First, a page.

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“Mr. Becker: The protagonist in “Deacon Blues” is a triple-L loser—an L-L-L Loser. It’s not so much about a guy who achieves his dream but about a broken dream of a broken man living a broken life.
Mr. Fagen: The concept of the “expanding man” that opens the song [“This is the day of the expanding man / That shape is my shade there where I used to stand”] may have been inspired by Alfred Bester’s “The Demolished Man.” Walter and I were major sci-fi fans. The guy in the song imagines himself ascending the levels of evolution, “expanding” his mind, his spiritual possibilities and his options in life.
Mr. Becker: His personal history didn’t look like much so we allowed him to explode and provided him with a map for some kind of future.
Mr. Fagen: Say a guy is living at home at his parents’ house in suburbia. One day, when he’s 31, he wakes up and decides he wants to change the way he struts his stuff”.
It is a wondrous song where all these magnificent musicians come together and deliver something unbeatable! I know Becker and Fagen went to great lengths to get the sounds correct and ensure what they conceived sounded perfect. It is a biblical and profound song from a band/duo who were hitting their peak. Whilst it is the clear standout from Aja, I do not think it overshadows everything and, in fact, there are plenty more treats on the record to get you fascinated. Listen to an incredible album that is over forty years old but sounds fresh and reveals new layers. I am going to return to it now and, if you are new, ensure you involve yourself in an album that is unique and…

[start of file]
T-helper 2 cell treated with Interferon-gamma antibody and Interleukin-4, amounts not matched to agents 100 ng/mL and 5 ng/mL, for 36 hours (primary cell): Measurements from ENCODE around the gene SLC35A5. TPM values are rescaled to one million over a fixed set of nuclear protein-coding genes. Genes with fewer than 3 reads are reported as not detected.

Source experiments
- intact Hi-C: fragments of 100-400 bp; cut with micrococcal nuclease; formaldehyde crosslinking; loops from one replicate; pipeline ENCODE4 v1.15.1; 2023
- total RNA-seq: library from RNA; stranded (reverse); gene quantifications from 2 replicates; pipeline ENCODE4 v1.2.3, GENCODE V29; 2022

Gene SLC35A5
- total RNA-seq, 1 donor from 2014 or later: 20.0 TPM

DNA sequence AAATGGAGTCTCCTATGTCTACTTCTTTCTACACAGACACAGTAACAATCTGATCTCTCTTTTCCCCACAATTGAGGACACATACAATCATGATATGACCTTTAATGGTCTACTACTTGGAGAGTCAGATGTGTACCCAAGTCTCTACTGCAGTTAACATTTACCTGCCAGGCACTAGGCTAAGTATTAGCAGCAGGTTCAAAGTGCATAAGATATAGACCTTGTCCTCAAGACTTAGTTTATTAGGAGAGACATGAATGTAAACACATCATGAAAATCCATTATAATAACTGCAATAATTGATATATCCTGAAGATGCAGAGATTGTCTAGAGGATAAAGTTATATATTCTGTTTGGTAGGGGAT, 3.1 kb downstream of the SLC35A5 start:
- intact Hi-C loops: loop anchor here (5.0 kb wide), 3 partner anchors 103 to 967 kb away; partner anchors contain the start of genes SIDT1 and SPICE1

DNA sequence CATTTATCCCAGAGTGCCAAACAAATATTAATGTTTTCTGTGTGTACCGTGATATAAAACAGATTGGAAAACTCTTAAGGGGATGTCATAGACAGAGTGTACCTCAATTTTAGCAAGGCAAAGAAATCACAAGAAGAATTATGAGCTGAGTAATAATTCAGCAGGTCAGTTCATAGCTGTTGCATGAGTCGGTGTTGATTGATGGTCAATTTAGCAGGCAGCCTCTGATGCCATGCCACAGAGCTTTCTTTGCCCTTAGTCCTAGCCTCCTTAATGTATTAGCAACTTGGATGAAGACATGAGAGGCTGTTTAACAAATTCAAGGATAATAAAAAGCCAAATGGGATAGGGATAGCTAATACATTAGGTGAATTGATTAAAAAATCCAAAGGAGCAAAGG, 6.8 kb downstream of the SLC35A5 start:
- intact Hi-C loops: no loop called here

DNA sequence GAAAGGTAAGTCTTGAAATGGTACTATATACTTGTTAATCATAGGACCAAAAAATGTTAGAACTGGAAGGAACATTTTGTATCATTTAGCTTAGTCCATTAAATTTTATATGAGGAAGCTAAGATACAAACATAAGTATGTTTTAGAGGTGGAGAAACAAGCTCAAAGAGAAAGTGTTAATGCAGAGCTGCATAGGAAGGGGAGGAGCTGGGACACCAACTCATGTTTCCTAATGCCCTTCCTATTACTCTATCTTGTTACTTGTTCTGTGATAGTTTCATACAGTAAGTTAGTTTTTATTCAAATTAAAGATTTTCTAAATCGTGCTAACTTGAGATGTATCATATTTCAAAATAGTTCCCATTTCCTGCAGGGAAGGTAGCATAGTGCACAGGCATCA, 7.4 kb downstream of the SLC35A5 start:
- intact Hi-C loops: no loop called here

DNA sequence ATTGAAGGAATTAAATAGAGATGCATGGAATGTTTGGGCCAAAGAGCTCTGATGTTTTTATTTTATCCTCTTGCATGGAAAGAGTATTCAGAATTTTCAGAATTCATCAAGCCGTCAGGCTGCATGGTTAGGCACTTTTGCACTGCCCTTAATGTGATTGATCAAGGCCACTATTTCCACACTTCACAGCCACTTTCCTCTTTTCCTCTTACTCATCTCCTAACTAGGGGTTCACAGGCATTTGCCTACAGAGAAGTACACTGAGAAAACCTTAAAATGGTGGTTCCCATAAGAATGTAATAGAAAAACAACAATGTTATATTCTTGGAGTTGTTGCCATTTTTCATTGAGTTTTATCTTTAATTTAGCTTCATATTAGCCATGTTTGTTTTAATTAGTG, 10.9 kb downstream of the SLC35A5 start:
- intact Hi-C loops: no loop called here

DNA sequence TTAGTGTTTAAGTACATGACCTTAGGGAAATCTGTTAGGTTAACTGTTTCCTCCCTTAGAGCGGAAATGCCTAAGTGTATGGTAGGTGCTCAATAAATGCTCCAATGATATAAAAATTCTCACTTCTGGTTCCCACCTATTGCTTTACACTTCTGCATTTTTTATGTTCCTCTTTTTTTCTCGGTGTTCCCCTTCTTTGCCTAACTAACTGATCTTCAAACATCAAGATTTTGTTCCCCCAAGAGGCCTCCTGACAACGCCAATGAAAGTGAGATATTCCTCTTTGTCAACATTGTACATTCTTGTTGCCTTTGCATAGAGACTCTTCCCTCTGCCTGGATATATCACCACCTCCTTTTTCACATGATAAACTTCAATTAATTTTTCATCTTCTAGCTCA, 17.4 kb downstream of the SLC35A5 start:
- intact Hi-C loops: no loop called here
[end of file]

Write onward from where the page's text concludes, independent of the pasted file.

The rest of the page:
IN THIS PHOTO: Walter Becker and Donald Fagen in 1977/PHOTO CREDIT: Henry Diltz